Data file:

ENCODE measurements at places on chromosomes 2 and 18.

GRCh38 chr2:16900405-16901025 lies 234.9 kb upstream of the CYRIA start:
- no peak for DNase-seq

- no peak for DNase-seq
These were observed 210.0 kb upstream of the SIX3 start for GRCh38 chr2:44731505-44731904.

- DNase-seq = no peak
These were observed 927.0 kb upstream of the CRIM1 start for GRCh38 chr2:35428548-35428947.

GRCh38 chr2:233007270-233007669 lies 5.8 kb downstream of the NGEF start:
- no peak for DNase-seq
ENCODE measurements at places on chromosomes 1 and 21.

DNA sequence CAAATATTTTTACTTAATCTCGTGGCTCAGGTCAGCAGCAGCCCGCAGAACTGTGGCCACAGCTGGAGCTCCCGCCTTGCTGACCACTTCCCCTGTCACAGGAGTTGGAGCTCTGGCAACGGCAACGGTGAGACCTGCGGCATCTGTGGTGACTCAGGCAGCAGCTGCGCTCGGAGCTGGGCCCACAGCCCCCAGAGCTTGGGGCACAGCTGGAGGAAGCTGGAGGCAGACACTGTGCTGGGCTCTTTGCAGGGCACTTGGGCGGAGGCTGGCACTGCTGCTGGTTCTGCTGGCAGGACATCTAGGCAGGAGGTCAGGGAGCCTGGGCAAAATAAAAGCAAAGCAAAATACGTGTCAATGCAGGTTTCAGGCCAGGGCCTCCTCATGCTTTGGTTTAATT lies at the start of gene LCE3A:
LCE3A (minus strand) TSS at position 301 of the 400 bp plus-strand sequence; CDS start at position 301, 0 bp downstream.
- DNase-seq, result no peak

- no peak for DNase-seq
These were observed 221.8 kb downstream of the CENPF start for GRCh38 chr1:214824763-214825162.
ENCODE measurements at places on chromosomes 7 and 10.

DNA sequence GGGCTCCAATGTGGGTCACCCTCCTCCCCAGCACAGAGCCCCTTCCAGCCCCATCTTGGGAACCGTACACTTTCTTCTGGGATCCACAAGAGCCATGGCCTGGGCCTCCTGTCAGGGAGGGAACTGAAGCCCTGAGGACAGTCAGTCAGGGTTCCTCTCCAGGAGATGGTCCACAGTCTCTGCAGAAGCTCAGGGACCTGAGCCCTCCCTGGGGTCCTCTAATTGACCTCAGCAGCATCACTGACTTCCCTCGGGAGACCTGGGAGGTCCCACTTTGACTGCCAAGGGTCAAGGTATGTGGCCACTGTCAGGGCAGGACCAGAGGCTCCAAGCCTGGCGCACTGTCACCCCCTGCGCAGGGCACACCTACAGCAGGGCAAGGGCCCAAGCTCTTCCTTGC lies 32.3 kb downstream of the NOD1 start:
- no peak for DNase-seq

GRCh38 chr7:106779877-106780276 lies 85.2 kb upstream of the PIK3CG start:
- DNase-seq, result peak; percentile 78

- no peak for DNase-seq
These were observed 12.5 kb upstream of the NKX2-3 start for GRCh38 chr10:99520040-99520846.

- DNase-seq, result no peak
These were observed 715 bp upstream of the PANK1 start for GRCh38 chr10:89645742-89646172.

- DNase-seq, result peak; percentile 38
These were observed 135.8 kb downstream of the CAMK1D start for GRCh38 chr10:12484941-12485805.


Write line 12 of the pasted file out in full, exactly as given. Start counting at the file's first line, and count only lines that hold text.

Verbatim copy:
LCE3A (minus strand) TSS at position 301 of the 400 bp plus-strand sequence; CDS start at position 301, 0 bp downstream.